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Pilot Episode May Renew Viewers’ Interest in “Person of Interest”

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Reese, Finch, and Bear the dog talk saving the world over a chess board. Image from CBS.

 

Season 3 of “Person of Interest” saw the dissolution of the terrorist group Vigilance, the dispersion of the heroes, and the awakening of Samaritan. It focused on the new threat posed by the superior surveillance machine, Samaritan, and the security threats it posed in the hands of a shady corporation, Decima Technologies. This story arc promised an epic war of Machines, with the odds stacked decidedly against the survival of the heroes. This season received mixed reactions from viewers; some loved the epic new turn with the Machine’s struggle to survive in the face of the new and improved Samaritan, while others were more critical, preferring the focus of the previous two seasons on Harold Finch’s (Michael Emmerson) operation of using the Machine to save lives from criminal acts in New York City.

The Pilot episode of Season 4 picks up where Season 3 left off and promises to retain the threat of Samaritan, but at the same time returns to the series’ roots. With the exception of Detective Lionel Fusco (Kevin Chapman), all the heroes have taken on aliases and are lying low under cover jobs. Finch, disillusioned by the Machine’s instructions to kill a Congressman, has taken on the alias of “Dr. Whistler” and is teaching an obscure college course in which the students enrolled could be counted on one hand. John Reese (Jim Caviezel) is now operating in Narcotics with the NYPD. Sameen Shaw (Sarah Shahi) is restless for action as she works at a retail cosmetics counter and stands up the date she is assigned for her cover identity. Root (Amy Acker), makes sure Shaw behaves and reminds the team that the Machine will soon deploy them once again in the opening salvoes of the coming war. Then the payphone rings; a new victim’s number is given, and Reese and Shaw resume operations. Finch resists becoming involved. He does not trust his Machine and believes it has caused more death and destruction than any good.

 

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Shaw prepares to make Root beautiful for a job interview. Image from CBS.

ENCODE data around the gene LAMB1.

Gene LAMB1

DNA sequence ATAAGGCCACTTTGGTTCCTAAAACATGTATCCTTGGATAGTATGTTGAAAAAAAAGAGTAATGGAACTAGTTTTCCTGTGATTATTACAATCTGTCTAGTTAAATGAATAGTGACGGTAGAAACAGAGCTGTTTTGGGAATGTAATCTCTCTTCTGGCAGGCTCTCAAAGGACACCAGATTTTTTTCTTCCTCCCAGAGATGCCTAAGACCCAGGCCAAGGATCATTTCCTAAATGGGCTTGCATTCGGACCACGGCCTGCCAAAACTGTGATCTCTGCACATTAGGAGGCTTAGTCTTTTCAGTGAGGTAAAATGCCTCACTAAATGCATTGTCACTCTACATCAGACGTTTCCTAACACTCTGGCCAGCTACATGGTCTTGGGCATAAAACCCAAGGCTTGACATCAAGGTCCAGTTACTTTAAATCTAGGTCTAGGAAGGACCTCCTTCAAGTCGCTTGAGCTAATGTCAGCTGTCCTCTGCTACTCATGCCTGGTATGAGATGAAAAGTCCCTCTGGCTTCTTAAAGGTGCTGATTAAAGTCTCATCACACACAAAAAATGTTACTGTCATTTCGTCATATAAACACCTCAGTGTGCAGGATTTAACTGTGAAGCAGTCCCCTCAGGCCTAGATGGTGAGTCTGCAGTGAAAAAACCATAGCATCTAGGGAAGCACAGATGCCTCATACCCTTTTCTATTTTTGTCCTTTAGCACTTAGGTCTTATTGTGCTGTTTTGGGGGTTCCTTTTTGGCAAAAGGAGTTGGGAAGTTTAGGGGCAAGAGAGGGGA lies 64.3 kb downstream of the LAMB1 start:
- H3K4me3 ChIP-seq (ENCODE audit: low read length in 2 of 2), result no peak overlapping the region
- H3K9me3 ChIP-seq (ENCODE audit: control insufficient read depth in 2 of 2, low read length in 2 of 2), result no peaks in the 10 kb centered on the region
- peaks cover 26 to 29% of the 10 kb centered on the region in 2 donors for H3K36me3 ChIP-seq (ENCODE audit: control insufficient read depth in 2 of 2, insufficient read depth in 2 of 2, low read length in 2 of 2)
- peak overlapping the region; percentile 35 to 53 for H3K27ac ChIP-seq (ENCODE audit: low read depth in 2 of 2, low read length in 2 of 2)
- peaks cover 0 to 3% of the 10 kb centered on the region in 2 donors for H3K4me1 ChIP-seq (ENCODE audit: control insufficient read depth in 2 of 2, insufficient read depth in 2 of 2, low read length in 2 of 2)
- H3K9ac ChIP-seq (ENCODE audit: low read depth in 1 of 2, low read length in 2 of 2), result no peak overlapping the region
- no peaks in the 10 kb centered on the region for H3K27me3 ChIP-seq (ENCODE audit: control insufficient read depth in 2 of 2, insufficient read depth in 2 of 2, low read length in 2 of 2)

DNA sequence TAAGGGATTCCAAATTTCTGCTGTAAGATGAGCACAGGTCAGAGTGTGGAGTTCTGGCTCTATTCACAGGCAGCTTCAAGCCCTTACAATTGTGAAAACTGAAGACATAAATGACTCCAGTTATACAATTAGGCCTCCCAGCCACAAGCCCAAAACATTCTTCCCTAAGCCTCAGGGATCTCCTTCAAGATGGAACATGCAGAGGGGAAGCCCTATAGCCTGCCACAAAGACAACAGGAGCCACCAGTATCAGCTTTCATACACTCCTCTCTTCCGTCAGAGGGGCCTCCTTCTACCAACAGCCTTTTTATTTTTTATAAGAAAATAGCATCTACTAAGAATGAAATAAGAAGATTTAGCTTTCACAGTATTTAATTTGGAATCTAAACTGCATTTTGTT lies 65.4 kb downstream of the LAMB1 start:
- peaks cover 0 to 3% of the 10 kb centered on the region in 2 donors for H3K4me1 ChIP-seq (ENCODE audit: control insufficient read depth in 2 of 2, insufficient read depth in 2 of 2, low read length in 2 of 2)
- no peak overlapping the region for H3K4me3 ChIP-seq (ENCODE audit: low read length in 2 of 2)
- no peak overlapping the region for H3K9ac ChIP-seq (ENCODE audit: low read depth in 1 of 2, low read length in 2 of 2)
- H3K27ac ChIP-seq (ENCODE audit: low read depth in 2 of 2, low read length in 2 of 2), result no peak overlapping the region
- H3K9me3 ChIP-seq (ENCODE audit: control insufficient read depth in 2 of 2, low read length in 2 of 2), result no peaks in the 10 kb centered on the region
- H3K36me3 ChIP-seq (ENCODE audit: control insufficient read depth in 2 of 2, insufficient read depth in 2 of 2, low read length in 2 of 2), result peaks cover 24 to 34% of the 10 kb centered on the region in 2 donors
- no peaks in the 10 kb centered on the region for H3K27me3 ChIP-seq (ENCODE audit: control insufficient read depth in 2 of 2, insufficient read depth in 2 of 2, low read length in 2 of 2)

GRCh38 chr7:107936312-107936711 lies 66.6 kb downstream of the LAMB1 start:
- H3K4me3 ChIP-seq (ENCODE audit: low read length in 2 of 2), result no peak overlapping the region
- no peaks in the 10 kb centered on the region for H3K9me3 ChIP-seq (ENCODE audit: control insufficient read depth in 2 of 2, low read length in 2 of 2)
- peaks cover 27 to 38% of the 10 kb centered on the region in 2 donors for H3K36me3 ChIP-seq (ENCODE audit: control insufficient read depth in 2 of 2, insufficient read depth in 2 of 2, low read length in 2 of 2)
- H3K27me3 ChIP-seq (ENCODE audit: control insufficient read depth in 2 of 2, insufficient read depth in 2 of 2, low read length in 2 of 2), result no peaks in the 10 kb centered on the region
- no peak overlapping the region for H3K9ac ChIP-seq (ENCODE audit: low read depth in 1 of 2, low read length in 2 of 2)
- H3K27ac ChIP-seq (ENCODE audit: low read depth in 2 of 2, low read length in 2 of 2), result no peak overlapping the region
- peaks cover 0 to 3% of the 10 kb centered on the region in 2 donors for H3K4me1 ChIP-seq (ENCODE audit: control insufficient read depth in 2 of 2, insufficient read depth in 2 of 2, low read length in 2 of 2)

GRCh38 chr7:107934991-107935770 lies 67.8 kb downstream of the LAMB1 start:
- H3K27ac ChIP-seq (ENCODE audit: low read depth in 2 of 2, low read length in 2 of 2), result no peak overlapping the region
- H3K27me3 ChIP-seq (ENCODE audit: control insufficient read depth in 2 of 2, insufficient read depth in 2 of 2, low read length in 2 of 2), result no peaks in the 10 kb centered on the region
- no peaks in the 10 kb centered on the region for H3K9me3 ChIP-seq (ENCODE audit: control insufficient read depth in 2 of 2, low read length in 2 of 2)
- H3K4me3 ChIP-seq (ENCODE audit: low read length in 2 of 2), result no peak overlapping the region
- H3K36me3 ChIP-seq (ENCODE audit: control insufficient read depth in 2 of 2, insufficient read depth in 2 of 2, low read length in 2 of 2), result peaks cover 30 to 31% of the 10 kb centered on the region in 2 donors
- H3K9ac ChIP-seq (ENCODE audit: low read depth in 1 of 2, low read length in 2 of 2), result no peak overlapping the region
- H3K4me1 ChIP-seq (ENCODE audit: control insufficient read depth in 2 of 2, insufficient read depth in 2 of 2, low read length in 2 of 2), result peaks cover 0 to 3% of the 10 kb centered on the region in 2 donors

The first episode, “Panopticon” delivered everything that is great about the “Person of Interest” series. Reese and Shaw are as epic as ever in their unorthodox justice; Reese has trouble adjusting to operating within the rules of police work and prefers action more akin to Dirty Harry’s. Fans are treated to seeing Shaw resume her role as a sassy support sniper, but she also serves as a surprising voice of restraint, advising Reese to use discretion and refrain from attracting attention with his methods. Finch, the founder of the operation, remains consistently altruistic in his distrust of his own machine. Just as he built the machine to save lives, he refuses to continue working with it for the same reason. Root retains her creepy personality, but serves as the glue keeping the band together—she’s come a long way from her introduction as a serial killer! Fusco continues as a detective and helps the team when he can. He isn’t given as many of his humorous moments, but he will doubtless shine in future episodes. Fans are also given an explosive new development with the addition of a new team member that leaves huge implications for the show.

This new season of “Person of Interest” is off to a brilliant start. The developers appear to have listened to the critics, and have struck a shrewd balance with promises to deliver the goods on the previous season’s story arc while at the same time returning to the original formula that made the show successful in the first place. This resurrection of the old and the reunion of the heroes are both fitting: Season 4 promises new beginnings, remaining new while continuing with the old.

For more information on “Person of Interest” and to watch recent episodes, visit the official webpage.

 

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New Reese comes with a badge. Image from CBS.

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